Performance Policy

Claudinette (Didi) Schwartz, CPS Director of Assessment, also spoke to the PTA Advisory Council Committee last week about her department’s work. Her office sits within the CPS Office of Accountability under John Barker.

Her introduction, like most of her remarks, were heavy on the education version of corporate speak: Assessments are a reflection of learning expectations. Assessment is a constant process, not an end-game. It happens every day, in every classroom, with every student. At least in theory it does.

Like Annette Gurley, she was short on time and most of her talk took the form of a Q&A session, which I’ve transcribed from my notes below:

Q. Explain the reduction in number of assessments for this AC2013-2014 versus AC2012-2013.

A. We reduced the number of assessments because

(a) we wanted to increase instructional time
(b) we wanted to emphasize that we assess students not on one measure

Looking at data points are equally important. District eliminated fall NWEA tests except for those students who didn’t take the spring test and therefore didn’t have a baseline test. The NWEA baseline allowed us to diagnose interventions and ways to work on them.

Q. Can networks administer NWEA this fall anyway?

A. No. The NWEA is not available except for students in the primary grades who didn’t have a baseline test from last year. Schools do not have to use NWEA as a fall baseline assessment they can also use DIBELS or another assessment tool. Testing in January is optional, although schools determine whether or not to give the mid-year NWEA assessment which measures a midpoint progress of skills. The end-of-year NWEA assessments is given to all 2nd-8th graders in late spring. 

Q. Is there NWEA training in place for parents?

A. No. The District doesn’t have training for parents on how the assessments work and/or how they can help their kids through the assessment. We do have parent reports and strongly encourage teachers to print out these reports and share/explain them to parents. Assessment is not available at home. It asks skills-based questions, but those skills can be developed and practiced anywhere–not just on a PC.

NWEA is a multiple choice test, starts at grade level and then gets easier or harder depending on how a student answers. Multiple choice in itself a bad thing. ACT is multiple choice and has been for 70 years, but when students can answer complex questions in this way, it can be a valid assessment tool. The NWEA asks a balance of questions between basic and stretch or complex questions.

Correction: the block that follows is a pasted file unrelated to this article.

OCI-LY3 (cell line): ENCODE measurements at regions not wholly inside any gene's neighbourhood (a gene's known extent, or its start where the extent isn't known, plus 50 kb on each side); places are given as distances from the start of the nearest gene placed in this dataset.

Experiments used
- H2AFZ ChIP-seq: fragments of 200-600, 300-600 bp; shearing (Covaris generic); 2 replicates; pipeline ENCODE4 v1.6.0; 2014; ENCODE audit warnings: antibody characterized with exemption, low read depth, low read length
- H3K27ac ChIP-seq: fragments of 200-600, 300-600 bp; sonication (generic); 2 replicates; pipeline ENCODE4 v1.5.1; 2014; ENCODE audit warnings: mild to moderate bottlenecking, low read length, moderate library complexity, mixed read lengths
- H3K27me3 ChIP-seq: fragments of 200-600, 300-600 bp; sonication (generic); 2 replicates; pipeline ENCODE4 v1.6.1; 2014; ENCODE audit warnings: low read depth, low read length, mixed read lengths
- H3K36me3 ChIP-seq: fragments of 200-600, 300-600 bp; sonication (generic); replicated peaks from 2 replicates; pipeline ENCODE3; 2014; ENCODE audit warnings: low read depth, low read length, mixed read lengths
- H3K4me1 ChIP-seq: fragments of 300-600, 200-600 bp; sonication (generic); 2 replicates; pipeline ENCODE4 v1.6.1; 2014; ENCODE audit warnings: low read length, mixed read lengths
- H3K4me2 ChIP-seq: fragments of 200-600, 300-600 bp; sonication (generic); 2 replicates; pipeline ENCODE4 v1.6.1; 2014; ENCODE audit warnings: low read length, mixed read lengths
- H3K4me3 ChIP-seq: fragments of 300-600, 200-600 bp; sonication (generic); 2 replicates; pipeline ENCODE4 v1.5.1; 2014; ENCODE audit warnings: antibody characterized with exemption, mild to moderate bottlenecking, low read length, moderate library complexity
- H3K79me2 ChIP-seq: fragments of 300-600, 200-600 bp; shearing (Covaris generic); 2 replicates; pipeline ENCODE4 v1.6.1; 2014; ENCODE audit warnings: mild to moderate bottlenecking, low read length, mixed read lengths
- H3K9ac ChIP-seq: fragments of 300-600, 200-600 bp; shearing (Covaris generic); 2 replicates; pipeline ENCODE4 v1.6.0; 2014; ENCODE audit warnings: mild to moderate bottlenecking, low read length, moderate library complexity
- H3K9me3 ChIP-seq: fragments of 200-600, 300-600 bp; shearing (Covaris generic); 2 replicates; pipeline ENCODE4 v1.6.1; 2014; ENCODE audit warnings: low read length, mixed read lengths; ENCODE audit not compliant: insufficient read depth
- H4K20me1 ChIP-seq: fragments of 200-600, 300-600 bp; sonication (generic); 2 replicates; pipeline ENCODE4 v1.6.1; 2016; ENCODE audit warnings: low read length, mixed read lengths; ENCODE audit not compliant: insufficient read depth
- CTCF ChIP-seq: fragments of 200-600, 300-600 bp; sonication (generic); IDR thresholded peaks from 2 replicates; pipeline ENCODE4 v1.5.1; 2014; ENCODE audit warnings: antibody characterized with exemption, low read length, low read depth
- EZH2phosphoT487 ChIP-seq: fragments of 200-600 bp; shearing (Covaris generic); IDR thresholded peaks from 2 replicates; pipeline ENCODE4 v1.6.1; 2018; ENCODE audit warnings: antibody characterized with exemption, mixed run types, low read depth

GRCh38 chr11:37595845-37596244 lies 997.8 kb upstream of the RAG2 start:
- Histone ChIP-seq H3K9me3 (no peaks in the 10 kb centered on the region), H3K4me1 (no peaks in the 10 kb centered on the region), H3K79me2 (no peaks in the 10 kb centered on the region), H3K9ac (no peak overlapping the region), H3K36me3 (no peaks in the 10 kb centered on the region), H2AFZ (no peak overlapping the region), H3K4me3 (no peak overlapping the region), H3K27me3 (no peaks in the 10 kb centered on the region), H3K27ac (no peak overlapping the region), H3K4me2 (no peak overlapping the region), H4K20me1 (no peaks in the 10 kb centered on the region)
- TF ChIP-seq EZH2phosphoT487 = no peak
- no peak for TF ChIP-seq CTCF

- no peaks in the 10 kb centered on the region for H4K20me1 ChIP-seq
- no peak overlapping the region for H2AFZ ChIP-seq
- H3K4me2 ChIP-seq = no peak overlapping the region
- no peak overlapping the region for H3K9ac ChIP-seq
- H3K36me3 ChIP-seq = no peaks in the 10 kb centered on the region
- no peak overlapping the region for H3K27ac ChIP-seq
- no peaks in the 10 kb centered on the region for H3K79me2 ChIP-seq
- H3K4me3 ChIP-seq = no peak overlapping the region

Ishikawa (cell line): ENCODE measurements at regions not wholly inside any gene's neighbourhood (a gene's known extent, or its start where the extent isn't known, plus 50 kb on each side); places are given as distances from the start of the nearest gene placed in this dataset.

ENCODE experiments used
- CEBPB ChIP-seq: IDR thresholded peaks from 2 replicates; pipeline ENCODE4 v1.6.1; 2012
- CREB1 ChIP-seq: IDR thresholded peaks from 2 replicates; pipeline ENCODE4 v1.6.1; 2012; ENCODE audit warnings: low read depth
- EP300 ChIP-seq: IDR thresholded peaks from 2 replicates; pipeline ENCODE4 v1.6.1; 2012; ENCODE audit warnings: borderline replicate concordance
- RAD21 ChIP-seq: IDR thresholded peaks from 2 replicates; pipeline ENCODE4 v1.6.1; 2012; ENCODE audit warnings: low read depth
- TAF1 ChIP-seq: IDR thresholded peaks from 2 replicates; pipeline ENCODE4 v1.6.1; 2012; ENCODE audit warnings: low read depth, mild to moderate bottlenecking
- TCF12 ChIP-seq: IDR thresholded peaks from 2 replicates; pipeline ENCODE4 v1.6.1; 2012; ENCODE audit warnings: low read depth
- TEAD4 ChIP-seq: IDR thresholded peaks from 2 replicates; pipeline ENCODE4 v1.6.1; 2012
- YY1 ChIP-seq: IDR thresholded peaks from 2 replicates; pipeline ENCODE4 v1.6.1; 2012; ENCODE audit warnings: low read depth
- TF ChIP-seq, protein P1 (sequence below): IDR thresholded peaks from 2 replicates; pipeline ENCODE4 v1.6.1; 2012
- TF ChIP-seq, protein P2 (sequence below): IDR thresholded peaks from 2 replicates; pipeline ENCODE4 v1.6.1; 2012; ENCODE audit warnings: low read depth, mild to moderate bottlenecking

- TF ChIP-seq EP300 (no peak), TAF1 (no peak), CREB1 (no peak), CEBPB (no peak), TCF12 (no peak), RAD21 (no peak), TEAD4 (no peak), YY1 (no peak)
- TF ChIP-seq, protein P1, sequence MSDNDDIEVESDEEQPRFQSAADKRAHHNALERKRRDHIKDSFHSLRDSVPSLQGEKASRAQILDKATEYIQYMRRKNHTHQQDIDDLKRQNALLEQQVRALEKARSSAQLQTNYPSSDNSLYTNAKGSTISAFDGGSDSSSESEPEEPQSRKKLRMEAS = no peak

PARCC will have multiple choice and construction response questions. Multiple choice may have multiple right answers or a matching activity. Constructive response is another term for “performance-based response.” The District is looking at making the same components in a paper-based test in the lower grades. The PARCC is not a traditional timed test. It is an assessment meant to feel more like classroom work with the results given to teachers for help in developing tasks and interventions.

Q. Are there accommodations for students with IEPs?

A. There is so much we can do to accommodated IEP modifications with the PARCC. We can do more with font, size, color, and contrast. We can add a line reader. Some modifications, such as magnification, will be available to all students, while other modifications are set by the teacher.

The District is still determining what kind of read-aloud accommodations/modifications will be made for ELL students. It is a matter of determining whether the District is measuring English language or comprehension?

Q. Are any Illinois programs based on Massachusetts’s protocols? 

A. Yes. CCSS was developed by a coalition of states. Looked at what college students need, and what industry needs. Looked at the standards and then unpacked backwards down to K.

Q. Can you share the new CPS Performance Policy?

A. Ryan Crosby, who manages the relationship with ISBE, also owns the performance policy.

Q. Can you explain the changes to the ISAT and the way that was communicated to parents? 

A.  CPS sent letters home to parents announcing the difference in ISAT cut scores. The bar is still higher and test content is still changing. Communications are coming. Schools’ accountability based on NWEA–not ISAT–in FY2014-2015. In the first year of anything, there are challenges. The transition from ISAT to PARCC for accountability purposes won’t begin until FY2015-2016

Q. Are there sample questions from the NWEA?

A. Yes.


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